A while back I wrote about where to eat in Como, so let me just jot down some names here: The finest alta cucina in the loveliest spot on the lake is at the Vista Palazzo Lago di Como Hotel’s Sottovoce (below),where chef Stefano Mattara works wonders with local ingredients. Chef Carlo Molon makes a worthwhile visit to Kincho outside of town at the Sheraton Lake Como. My favorite trattoria is Osteria Gallo, tucked into Via Vitani, where the di Toma family has over 37 years perfected the traditional fare of Lombardy, like braised pork and sweet prunes and chestnuts. And if you crave great pizza, stroll over to the pretty blue-and-white Napule Pizzerias (there are two), where “Papa” Umberto and his three children, Ciro, Antonio and Katiuscia, have a high reputation in town and rightly so.
The lakes of Northern Italy all have their individual appeal, but for me the city of Como is expressive of the very best of classical Italian beauty and modernity, and for its quiet, its sparse tourist crowd and its sophisticated inhabitants, it is a place where you can avoid the frenzy elsewhere as Italy returns to normal.
NEW YORK CORNER
621 Amsterdam Avenue
By John Mariani
Like the old joke about the three most important things in real estate being location, location and location, it is always worth repeating that, when it comes to cooking, the essentials are ingredients, ingredients and ingredients. Without good ones, a good cook cannot produce a good meal; without the finest, a great chef will never show his mettle. On the rare occasion when both are in harmony, you get a great meal, which is what I enjoyed, from antipasti to dolci, at the three-year-old Lucciola on Manhattan’s Upper West Side.
It was not the menu itself that was distinguished, for most of the dishes can already be found at many Italian restaurants in the city. Lucciola’s most exciting items are from Chef Michele Casadei Massari and partner Alberto Ghezzi’s native Emilia-Romagna, whose capital is Bologna. Certainly you’ll find tortellini and bolognese sauce everywhere, but not of this quality, and it all begins with the superb Italian charcuterie of buffalo milk mozzarella and truffled burrata DOP Fasano Pinsa.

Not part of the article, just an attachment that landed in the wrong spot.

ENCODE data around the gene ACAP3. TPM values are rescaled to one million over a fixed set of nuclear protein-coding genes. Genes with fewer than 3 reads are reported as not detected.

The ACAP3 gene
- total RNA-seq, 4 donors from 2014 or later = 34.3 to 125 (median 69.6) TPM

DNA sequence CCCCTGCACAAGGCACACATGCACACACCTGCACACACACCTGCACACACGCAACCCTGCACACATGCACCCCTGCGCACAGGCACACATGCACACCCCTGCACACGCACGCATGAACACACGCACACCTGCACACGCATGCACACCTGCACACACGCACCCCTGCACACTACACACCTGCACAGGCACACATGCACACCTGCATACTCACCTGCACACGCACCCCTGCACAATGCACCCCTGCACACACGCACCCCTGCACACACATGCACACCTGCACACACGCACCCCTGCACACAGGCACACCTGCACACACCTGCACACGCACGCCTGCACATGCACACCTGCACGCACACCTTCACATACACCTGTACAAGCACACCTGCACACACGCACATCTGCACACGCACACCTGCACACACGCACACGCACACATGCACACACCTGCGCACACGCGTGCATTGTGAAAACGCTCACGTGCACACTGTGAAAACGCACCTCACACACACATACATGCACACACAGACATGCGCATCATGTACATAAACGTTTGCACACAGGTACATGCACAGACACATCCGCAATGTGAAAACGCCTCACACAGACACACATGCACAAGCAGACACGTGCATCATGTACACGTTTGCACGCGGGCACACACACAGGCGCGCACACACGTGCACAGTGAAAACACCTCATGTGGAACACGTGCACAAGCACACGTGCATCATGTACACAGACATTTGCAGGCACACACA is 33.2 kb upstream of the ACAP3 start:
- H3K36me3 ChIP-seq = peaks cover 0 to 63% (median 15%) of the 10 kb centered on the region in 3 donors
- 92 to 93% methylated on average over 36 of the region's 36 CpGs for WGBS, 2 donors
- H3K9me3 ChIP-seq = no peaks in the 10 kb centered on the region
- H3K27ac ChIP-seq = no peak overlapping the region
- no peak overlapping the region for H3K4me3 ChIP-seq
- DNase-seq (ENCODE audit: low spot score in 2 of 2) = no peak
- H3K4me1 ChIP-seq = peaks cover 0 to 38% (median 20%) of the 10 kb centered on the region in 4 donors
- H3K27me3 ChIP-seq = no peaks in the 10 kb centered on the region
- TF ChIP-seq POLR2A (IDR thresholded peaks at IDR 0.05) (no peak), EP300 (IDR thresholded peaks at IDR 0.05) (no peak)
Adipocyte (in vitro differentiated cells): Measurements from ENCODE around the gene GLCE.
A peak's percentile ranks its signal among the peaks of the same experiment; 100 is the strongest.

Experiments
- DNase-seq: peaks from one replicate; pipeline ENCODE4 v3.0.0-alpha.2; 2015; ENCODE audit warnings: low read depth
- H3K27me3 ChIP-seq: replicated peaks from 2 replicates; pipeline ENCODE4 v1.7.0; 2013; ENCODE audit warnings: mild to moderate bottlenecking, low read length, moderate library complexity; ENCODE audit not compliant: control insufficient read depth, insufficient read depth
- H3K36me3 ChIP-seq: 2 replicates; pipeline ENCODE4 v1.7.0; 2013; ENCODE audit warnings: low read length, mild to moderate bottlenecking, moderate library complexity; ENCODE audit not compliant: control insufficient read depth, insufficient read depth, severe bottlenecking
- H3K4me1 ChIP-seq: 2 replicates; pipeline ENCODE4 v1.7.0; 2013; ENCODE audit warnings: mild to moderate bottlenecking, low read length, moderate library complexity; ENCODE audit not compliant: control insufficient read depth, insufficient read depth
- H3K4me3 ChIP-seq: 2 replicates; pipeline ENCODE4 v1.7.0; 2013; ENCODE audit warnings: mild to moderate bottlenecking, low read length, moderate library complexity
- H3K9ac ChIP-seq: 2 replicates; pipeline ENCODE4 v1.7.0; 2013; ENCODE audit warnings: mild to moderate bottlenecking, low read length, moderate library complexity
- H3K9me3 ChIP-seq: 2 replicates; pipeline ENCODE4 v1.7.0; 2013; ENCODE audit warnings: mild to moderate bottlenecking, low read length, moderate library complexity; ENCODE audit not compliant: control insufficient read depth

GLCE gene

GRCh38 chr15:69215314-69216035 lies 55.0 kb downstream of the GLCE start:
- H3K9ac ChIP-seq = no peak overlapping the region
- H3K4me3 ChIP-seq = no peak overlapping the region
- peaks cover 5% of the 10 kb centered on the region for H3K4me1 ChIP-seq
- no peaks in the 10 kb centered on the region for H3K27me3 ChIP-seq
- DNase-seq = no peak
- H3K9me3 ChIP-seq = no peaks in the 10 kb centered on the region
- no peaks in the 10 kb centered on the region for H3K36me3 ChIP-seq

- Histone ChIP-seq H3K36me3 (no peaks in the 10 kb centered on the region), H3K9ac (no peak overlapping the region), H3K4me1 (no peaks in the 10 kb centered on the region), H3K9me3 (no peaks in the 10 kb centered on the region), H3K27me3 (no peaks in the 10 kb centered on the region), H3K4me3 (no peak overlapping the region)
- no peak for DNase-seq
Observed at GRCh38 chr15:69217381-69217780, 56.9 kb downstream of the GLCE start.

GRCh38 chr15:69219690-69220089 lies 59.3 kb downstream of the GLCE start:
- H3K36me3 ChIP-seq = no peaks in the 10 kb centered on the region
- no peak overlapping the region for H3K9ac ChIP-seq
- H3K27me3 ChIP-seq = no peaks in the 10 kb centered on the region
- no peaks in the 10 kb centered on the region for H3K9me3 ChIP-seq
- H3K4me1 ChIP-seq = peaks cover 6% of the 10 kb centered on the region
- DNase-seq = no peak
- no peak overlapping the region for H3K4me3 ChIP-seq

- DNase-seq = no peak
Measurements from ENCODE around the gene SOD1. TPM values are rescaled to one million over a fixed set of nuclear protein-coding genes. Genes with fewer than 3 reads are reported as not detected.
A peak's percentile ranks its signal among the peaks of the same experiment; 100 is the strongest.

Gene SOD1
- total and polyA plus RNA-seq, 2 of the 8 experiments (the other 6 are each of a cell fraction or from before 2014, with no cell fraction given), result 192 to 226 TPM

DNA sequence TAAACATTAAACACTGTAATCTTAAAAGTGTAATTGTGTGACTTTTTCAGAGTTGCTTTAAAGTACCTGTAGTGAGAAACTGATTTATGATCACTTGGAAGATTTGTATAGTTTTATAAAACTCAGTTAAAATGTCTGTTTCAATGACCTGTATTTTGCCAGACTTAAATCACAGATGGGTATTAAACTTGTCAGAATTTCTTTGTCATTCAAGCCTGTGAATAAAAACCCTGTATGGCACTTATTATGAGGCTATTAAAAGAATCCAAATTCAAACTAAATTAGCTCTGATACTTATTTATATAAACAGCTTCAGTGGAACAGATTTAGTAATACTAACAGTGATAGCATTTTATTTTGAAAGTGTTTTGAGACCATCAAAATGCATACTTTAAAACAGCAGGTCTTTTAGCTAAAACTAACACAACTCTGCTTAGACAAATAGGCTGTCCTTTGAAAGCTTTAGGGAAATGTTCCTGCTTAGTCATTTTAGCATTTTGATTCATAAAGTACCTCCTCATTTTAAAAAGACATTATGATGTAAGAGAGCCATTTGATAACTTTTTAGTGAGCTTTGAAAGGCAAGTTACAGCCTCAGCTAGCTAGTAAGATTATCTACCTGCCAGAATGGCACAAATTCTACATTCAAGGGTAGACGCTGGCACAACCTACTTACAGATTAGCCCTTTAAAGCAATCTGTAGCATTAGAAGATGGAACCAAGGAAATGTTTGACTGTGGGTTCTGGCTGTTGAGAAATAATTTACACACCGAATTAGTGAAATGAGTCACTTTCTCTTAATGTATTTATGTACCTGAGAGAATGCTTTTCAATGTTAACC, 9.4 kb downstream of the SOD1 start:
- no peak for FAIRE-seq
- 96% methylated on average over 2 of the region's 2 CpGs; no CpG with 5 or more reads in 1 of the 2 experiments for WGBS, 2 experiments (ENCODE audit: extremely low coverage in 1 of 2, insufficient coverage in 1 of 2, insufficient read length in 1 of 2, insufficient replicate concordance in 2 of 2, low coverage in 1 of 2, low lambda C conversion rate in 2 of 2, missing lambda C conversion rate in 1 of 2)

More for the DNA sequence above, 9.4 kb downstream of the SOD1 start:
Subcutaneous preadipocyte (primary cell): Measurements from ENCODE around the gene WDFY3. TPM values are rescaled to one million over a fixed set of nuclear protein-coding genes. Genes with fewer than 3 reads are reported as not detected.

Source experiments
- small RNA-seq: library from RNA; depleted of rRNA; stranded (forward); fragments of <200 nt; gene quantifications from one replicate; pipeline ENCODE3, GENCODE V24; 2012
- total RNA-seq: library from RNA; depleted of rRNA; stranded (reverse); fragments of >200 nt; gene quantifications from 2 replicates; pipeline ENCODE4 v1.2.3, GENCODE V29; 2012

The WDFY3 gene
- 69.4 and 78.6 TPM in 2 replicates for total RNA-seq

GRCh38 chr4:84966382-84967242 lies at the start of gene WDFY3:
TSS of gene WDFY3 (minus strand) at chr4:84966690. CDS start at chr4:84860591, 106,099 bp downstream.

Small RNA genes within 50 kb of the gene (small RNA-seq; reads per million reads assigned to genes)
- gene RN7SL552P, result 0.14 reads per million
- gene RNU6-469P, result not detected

DOP (Denominazione d' Origine Protetta) is a strict labeling system that preserves and protects regionally produced foods from lesser versions in the market, and it assures that the products meet the highest of standards of production from within very restricted regions. Largely, these are family-run operations designated by the DOP, which tests and tracks with serial numbers to understand the exact origins and processing. In fact, as brand ambassador for Parmigiano-Reggiano, Felicetti Pasta, and Urbani truffles,Massari is guaranteed to obtain the best of those lines in his kitchen.
Lucciola takes its spirit from the charming 1985 film La Festea di Laurea (right), directed by Pupi Avati, about a lovelorn baker who mounts a graduation party for his inamorata’s daughter, which ends with a garden scene filled with lucciole (“fireflies”).
Lucciola is a good-looking, well-designed ristorante with fine amenities: Soft lighting, good linens, exquisite wine glasses and Venetian blinds that reminded me of the art déco in Bernardo Bertolucci’s 1970 film The Conformist.
I just left myself in Massari’s hands, asking him to stress the Bolognese dishes. Out came morsels of 48-month aged Parmigiano Reggiano with drops of Giusti aged balsamico dating back decades. Then came a platter ($49) of Salame Felino IGP, Mortadella Artigianale, Salame Gentile, Salame Fiorettino PAT, and cheeses (right) whose brands I’ve only seen in Italy, like Barolo Occelli, Castelmagno D'Alpeggio DOP, Taleggio Vero Sergio Arrigoni, Gran Pepe, Castelbelbo Pinsa al Pesto Modenese.
To prepare us for richer food to come, Massari served yellow Cherokee Heirloom Cubarole with Cervia Sea Salt and a white condimento Bianco Giusti that had just the right sweetness and acid. You can tell from these citations just how individualized are the ingredients used.